Meanwhile, you can always carve out a niche doing only ECT. I've seen a few attendings doing this. Although if money is your thing ECT doesn't reimburse as well as you think it does.

Sorry I need to reclarify the points I was asking about as I was only half-coherent when they were written. With the subject being about programs being slanted more toward psychotherapy or biology DS responded about psychosurgery. I was curious more about if there was much benefit in really being able to gain exposure to psychosurgery, enough so to say that it would add, in any appreciable amount, a more well-trained psychiatrist in the biological side, so to speak. Thus my question was more along the lines of what kind of benefit would this theoretically have (i.e. would this be a rotational experience that's somewhat novelty in nature [show up, observe, leave] or could it possibly be more focused in being able to get a pretty good appreciation for pre- and post-op care of psychosurgery patients as well getting better training in end-of-the-line refractory mental illness and the type of workups that could/would be done to rule in or rule out candidacy for psychosurgery).
 
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st2205

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The answer to your question is no. Psychiatry as it is and I think within our lifetime, will remain a non-procedurally oriented specialty. While nobody has a crystal ball, I predict the likely future "procedure" that can be billed for more involves things like medication assisted psychotherapy, ketamine infusion (and other drugs) protocol in acute suicidality, etc. as opposed to transitioning psychiatry into surgery. And even if things like say endovascular intervention for depression emerge, specialties like IR/neuroIR will get the first dip of the pie (as they should...what do we know about blood vessels and catheters???). I do see, though, if DBS becomes more prevalent in refractory suicide/OCD, psychiatrist would learn how to adjust the modulator, like neurologists for Parkinsons and essential tremor. But this is very different from actually performing the surgery itself.

But the idea that the future of psychotherapy, especially intensive, "brain based", pharmacologically assisted, imaging guided, "virtual reality" enhanced, etc. psychotherapy would be a "procedure" that would require a medical license is not that far fetched in my opinion (i.e. maybe within my lifetime). Nor is very specific imaging procedures, say reading SPECT for designing depression medication regimen with computer algorithmic assistance. I think if they can demonstrate real cost effectiveness, Medicare would be willing to allow for charging new procedure RVUs for these. But as it is, these are essentially research programs, not clinical practices. So, to answer your question, if you are interested in DBS, you should look for a program that has a strong DBS research group (i.e. Mount Sinai), as opposed to a big neurosurgery service.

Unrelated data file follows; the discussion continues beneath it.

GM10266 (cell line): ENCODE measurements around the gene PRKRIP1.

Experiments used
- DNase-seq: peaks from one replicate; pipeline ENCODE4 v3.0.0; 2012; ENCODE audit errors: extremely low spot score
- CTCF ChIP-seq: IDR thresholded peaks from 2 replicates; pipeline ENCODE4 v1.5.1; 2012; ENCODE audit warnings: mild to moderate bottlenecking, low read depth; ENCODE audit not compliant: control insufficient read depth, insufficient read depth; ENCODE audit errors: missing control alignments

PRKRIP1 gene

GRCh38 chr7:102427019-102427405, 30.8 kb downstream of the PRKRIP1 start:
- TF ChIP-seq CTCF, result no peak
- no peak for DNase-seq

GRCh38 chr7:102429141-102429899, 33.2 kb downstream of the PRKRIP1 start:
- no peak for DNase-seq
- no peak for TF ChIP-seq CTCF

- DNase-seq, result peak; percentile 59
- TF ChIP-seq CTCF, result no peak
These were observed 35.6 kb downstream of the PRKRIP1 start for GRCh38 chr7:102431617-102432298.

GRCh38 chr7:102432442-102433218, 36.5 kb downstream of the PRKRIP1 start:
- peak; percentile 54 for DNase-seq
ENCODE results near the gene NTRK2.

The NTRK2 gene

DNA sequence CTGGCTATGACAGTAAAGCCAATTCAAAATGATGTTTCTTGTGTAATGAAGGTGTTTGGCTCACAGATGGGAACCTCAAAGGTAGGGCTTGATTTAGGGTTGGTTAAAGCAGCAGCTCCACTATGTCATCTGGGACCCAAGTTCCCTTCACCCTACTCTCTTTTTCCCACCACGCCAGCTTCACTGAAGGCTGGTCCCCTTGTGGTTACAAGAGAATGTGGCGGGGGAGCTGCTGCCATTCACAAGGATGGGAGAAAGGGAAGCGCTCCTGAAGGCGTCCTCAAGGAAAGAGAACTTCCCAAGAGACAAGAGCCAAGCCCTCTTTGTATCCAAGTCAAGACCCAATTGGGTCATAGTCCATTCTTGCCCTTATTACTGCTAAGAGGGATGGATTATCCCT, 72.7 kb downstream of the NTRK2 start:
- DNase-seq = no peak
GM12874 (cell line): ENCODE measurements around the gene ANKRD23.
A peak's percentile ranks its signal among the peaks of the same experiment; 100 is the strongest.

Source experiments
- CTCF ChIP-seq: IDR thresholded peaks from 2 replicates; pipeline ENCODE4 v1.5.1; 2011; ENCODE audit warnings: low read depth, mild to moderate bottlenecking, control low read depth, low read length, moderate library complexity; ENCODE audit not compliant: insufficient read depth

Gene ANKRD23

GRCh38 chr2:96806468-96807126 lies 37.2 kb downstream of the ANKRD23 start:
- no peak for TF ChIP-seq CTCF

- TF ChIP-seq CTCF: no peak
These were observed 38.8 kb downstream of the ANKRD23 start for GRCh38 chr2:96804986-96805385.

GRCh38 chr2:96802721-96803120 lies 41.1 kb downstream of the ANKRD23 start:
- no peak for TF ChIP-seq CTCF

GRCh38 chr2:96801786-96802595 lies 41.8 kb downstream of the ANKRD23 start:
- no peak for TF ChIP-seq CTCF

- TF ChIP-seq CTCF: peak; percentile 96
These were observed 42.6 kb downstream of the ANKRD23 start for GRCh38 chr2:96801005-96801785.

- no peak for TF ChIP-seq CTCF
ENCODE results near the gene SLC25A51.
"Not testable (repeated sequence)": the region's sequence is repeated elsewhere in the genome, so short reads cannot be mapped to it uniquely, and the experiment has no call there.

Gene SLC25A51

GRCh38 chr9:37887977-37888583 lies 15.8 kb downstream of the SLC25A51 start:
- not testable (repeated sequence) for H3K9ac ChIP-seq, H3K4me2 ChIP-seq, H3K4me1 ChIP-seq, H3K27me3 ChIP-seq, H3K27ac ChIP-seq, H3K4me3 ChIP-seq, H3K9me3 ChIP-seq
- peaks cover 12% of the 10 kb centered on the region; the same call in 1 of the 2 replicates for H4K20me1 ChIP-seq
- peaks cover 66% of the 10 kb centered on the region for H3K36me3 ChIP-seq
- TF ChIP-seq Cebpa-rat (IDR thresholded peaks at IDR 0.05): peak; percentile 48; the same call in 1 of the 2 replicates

Meanwhile, you can always carve out a niche doing only ECT. I've seen a few attendings doing this. Although if money is your thing ECT doesn't reimburse as well as you think it does.
Again, I'd like to reiterate that my statements and questions did not imply surgery having a big part in psychiatric practice or that psychiatrists would ever train to do psychosurgery. The question I asked was if it could be beneficial being exposed to a different population of mentally ill patients, much in the same way that residency is designed to show all ends of the spectrum (i.e. psych in FP, outpatient psych, inpatient psych, involuntary inpatient, ECT, etc.) and not so that psychiatrists would pick up the knife. This is much in the same way that neurology residents aren't rotating through nephrology and psychiatry to be able to run a dialysis clinic or do long-term psychotherapy, but because those are prevelant issues that need to be considered in their practice (I'm not implying psychosurgery ever will or should be prevelant).

In any case, I think some of the confusion may have stemmed from me stating that psychosurgery (i.e. frontal lobotomy) is a response I give to those who question, and therefore subtly disparrage, the necessity of medical (in this case surgical) training to end up practicing psychiatry. I had thought it was understood that this comment is made tongue-in-cheek.